Terry Childs: 15 months and counting

Believe it or not, the "rogue" network admin hasn't even gone to trial yet. Here's the latest on this troubling case

At this writing, Terry Childs has been in San Francisco Jail for one year, three months, and four days. His crime: refusing to hand over administrative passwords to San Francisco's city network.

His case has yet to go to trial, having been delayed dozens of times in the intervening months. Three of the four charges brought against him were thrown out of court in August, but his subsequent motion for a reduction in his $5 million bail was denied -- again -- and he still sits in the same jailhouse.

[ InfoWorld contributing editor Paul Venezia has led the way in covering the bizarre case of Terry Childs. Consult our InfoWorld special report for a complete index to that coverage. ]

Just to be clear, that bail figure is far larger than that normally recommended for rape, murder, or other violent crimes. In fact, in San Francisco City and County, it's five times higher than, say, kidnapping for ransom or sexual abuse of a minor. Whatever you think of this case or of Childs' guilt or innocence, it's obvious that he has been held to a ridiculous standard, and that his right to a right to a speedy trial has been violated.

They say the wheels of justice turn slowly, but I cannot help but think that brakes have been applied to these particular wheels. Perhaps it's an attempt to prevent embarrassment for the city, or someone hopes that the case will simply disappear. What's certain is that this case should have gone to trial a long time ago. At the very least, Childs' bail should have been reduced to a reasonable level well before now.

Yet it's clear why that bail hasn't been reduced. Every time a bail reduction motion is brought forward, the prosecution brings out all the technological boogeymen it can and throws them at nontechnical judges. If you take a judge that might even know a thing or two about computing and say, "If you let him out of jail, he will destroy the network," that judge simply isn't going to have enough background knowledge to think otherwise, and the motion is denied.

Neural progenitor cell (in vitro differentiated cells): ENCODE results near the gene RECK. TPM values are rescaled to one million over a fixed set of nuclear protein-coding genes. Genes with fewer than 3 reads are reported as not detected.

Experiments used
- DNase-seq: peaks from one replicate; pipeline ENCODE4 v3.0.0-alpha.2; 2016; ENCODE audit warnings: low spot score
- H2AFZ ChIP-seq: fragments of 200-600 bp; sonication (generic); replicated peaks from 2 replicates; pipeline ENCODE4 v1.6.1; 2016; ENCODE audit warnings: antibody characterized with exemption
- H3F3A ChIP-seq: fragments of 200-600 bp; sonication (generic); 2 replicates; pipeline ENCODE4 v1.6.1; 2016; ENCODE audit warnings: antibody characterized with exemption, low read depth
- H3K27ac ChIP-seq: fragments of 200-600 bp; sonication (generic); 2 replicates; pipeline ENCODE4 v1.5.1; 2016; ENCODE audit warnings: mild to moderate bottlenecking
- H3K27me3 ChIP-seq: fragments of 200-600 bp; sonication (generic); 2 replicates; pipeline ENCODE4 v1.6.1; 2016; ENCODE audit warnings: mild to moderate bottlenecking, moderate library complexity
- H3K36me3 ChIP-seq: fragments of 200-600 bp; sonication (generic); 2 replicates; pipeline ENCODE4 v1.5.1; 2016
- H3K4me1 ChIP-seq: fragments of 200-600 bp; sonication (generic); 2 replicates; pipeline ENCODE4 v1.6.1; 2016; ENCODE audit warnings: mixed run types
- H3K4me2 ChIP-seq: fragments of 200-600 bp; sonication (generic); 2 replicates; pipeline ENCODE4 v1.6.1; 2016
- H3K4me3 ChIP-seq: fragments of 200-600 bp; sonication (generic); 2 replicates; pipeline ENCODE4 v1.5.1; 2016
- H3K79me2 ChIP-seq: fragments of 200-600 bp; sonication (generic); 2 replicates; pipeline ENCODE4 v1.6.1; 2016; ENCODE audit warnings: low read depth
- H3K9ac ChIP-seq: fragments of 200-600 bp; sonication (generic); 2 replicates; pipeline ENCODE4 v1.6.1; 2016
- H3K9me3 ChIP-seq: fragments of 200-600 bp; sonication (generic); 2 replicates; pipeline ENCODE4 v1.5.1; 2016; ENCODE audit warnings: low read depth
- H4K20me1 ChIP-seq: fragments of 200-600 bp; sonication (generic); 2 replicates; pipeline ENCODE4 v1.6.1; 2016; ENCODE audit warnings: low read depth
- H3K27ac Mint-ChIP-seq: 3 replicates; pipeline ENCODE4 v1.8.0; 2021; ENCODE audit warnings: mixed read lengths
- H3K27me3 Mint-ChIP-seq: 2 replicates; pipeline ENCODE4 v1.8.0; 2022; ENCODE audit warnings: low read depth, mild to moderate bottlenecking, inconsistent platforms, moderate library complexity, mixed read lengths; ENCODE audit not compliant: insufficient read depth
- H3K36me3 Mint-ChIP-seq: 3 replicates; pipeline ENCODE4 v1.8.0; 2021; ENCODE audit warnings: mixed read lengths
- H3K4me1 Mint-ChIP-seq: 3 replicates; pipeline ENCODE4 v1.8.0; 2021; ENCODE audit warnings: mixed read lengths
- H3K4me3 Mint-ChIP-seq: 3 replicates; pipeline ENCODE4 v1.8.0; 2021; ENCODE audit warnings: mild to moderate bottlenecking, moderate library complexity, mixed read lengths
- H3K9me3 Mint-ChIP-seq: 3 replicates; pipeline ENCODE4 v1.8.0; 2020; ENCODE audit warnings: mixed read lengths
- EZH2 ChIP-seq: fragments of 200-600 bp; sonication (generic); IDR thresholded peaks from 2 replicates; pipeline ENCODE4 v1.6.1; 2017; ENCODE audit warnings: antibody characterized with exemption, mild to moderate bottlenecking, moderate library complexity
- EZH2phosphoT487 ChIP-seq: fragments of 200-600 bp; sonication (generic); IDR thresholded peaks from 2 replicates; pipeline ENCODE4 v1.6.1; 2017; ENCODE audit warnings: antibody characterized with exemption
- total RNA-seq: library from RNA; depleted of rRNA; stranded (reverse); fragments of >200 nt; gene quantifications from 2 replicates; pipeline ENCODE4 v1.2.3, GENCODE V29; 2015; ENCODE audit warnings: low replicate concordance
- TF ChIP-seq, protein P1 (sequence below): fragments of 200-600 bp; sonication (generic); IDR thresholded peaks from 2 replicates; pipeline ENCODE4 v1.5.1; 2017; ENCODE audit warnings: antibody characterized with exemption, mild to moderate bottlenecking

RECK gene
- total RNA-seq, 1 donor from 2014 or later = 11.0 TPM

Naturally, for the average network architect, the 15 months Childs has languished in jail is more than enough time to secure a network against a former insider's threat. In fact, it could be argued that every switchport throughout the entire network could be physically inspected well within that timeframe.

Make no mistake. If the people now running the network cannot state definitively that the network is free of any backdoors Childs may have planted, they should be fired immediately for gross incompetence.

On the other hand, maybe remaining in jail has been of some benefit to Childs. Had be been released on bail and the network suffered an outage, he would probably have been blamed. Judging by the shoddy work done to investigate this case in the first place, I would find it hard to believe that anyone would be able to prove otherwise, even if the outage were really caused by a consultant's itchy finger or someone pulling the wrong cables.

But the fact remains that three out of the four charges were dismissed, leaving Childs with a single charge of "denial of service." The prosecution appealed this dismissal, which held up the trial date for several months, but the appeal was denied on October 13. Childs may finally get a trial -- though definitely not speedy -- at some point in the near future. He will almost certainly plead not guilty to the one remaining charge.

If this is how the law is being applied to the case of a network administrator who did not cause the failure or loss of service of any system, what might we expect if there was a failure, intentional or not? Public stoning? Given how Childs has been treated, it wouldn't surprise me if the City of San Francisco employed such medieval technology. It's that pesky modern stuff that they just don't get.

This story, "Terry Childs: 15 months and counting," was originally published at InfoWorld.com. Follow the latest developments in network security on InfoWorld.com.


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